ERBs were acclimated to the BSL-4 laboratory for 5 days before the beginning of the study (acclimation study phase) (Table 1). At 0 DPI, 12 inoculated donor bats were inoculated subcutaneously under isoflurane anaesthesia with 4 log10TCID50 (TCID50=plaque forming units*7.33 (ref. 54)) of the 371 bat strain (Vero E6+2 passages; mycoplasma-free) of MARV9 prepared in 0.25 ml of sterile DMEM (Life Technologies, Carlsbad, CA, USA) in the caudal abdominal region, two negative control bats were inoculated in the same manner as the inoculated bats with 0.25 ml of sterile DMEM and 24 naive contact bats received no inoculum (inoculation study phase; separate cages). Adhering to standard practice for viral transmission studies55, the inoculated bats were housed separately from the contact bats through 1 DPI to prevent the possibility of transmission occurring between the two groups as a result of residual virus that may have been present at the inoculation site of the inoculated bats. At 1 DPI, the inoculated and contact bats were transferred to a transmission cage partitioned into six units, consisting of two rows and three columns maintained within a single bio-flow isolator unit (early study phase; transmission cage). The three columns were vertically separated by double solid metal partitions, while the two rows of caging were separated by a two-inch gap and wire caging only. Each of the three units within the top row contained four inoculated bats plus four contact bats and allowed for direct contact, while each of the three units within the bottom row contained four contact bats only. Bats in the top row could not come into direct contact with bats in the bottom row; however, fruit spats, urine and faeces could drop through wiring from a top unit into a bottom unit directly underneath. From 3–4 MPI, the inoculated and contact bats were co-housed within two separate compartments of a stacked cage maintained within a bio-flow isolator unit (late study phase; stacked cage), and from 5 to 9 MPI the inoculated and contact bats were co-housed in a single flight cage maintained within a bio-flow isolator unit (late study phase; single cage). Throughout the study, the two negative control bats were housed in a cage maintained within a separate bio-flow isolator unit. At 9 MPI, this study was concluded and all animals were transferred to another protocol.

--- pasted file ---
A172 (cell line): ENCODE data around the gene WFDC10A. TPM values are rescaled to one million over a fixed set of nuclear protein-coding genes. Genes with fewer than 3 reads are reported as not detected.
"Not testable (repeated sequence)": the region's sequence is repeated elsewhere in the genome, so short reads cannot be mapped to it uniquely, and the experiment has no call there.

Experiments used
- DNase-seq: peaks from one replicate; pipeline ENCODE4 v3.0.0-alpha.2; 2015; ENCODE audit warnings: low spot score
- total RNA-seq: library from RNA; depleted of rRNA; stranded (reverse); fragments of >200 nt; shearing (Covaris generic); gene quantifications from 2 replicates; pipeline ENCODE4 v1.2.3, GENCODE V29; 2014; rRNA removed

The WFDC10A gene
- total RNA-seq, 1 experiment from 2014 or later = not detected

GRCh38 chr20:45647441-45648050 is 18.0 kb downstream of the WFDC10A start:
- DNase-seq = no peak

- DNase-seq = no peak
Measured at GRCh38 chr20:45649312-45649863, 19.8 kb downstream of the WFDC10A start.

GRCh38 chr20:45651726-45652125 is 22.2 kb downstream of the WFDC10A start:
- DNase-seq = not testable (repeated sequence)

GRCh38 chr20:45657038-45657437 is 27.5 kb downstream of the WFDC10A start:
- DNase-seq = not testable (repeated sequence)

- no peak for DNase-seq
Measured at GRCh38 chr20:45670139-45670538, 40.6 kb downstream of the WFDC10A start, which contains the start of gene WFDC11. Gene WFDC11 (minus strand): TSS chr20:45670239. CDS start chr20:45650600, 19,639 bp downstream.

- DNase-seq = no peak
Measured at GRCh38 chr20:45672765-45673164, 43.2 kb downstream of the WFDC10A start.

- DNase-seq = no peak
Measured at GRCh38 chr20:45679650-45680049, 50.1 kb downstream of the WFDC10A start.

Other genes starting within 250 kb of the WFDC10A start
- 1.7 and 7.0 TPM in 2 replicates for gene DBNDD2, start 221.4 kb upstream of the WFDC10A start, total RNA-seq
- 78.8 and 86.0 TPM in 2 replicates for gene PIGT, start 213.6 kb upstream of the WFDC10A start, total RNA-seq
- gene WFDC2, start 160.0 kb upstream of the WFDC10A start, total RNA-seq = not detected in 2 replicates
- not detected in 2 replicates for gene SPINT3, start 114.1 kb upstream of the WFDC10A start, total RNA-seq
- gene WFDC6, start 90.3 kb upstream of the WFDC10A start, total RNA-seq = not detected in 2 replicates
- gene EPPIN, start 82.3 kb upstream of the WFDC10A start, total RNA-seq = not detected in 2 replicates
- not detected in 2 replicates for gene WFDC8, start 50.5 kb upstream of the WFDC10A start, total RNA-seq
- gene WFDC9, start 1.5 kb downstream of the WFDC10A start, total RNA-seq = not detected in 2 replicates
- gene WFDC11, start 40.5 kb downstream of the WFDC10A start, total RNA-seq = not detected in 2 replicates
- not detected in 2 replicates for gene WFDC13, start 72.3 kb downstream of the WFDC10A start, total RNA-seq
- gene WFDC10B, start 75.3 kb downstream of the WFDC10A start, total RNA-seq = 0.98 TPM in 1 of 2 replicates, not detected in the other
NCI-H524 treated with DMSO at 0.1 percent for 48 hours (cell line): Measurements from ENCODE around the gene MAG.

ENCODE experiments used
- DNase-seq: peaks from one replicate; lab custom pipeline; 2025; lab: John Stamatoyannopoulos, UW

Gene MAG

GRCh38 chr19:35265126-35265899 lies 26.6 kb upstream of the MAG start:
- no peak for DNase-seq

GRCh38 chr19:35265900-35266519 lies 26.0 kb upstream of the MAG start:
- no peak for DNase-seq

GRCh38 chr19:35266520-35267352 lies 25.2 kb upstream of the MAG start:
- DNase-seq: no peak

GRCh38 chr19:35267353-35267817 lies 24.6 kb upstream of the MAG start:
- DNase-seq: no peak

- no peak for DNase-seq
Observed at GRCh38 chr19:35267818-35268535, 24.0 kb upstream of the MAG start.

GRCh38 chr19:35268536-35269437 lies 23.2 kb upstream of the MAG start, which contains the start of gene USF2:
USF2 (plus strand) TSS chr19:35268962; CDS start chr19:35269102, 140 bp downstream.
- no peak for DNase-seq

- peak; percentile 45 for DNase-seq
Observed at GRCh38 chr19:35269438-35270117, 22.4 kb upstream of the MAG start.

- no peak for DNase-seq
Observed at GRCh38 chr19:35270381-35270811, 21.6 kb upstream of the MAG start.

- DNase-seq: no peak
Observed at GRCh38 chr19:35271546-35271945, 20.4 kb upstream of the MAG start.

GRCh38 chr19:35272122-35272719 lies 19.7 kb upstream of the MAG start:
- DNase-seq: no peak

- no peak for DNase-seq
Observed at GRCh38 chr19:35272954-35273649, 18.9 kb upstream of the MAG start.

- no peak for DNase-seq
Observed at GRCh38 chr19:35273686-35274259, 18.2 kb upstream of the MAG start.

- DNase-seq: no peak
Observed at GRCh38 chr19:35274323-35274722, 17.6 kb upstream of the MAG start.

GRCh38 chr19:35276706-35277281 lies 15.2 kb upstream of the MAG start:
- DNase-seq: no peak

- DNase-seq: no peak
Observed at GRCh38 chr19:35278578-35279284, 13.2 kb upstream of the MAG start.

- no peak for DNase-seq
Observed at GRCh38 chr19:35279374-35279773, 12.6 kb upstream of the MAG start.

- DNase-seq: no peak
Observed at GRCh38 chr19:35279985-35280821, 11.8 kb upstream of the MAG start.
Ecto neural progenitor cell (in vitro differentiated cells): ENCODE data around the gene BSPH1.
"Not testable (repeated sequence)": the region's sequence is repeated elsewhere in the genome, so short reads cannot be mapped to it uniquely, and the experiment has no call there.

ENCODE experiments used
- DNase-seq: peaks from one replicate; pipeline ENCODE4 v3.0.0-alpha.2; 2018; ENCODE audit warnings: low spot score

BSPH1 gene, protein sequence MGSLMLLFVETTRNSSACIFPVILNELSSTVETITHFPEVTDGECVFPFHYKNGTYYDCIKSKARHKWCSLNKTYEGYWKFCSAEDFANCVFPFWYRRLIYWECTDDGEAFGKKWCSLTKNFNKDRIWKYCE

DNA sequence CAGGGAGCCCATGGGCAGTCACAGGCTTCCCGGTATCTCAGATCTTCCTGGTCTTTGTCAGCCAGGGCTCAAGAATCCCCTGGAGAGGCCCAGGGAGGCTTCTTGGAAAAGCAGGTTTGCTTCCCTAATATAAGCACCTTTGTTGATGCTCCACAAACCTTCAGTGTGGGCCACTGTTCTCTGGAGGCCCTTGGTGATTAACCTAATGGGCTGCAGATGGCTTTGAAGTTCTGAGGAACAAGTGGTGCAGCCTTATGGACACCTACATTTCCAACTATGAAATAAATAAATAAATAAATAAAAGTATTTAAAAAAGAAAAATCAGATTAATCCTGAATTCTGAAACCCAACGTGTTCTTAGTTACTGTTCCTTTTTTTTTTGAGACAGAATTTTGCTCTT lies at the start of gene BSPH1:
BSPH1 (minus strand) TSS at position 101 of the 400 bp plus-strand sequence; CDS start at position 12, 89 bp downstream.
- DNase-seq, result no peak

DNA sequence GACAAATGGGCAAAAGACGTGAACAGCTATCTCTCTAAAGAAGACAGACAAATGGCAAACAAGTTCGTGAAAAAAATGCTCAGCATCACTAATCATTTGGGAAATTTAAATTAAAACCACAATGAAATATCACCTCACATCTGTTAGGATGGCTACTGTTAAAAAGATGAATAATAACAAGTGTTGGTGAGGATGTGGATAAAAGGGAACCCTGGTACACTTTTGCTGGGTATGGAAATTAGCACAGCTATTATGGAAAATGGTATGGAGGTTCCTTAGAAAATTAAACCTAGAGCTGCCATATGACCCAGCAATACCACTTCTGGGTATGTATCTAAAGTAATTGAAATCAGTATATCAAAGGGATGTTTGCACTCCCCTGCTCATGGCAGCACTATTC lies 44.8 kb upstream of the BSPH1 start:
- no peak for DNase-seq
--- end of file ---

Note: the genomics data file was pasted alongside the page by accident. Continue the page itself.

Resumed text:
Table 1: Study timeline.

Monitoring and specimen collection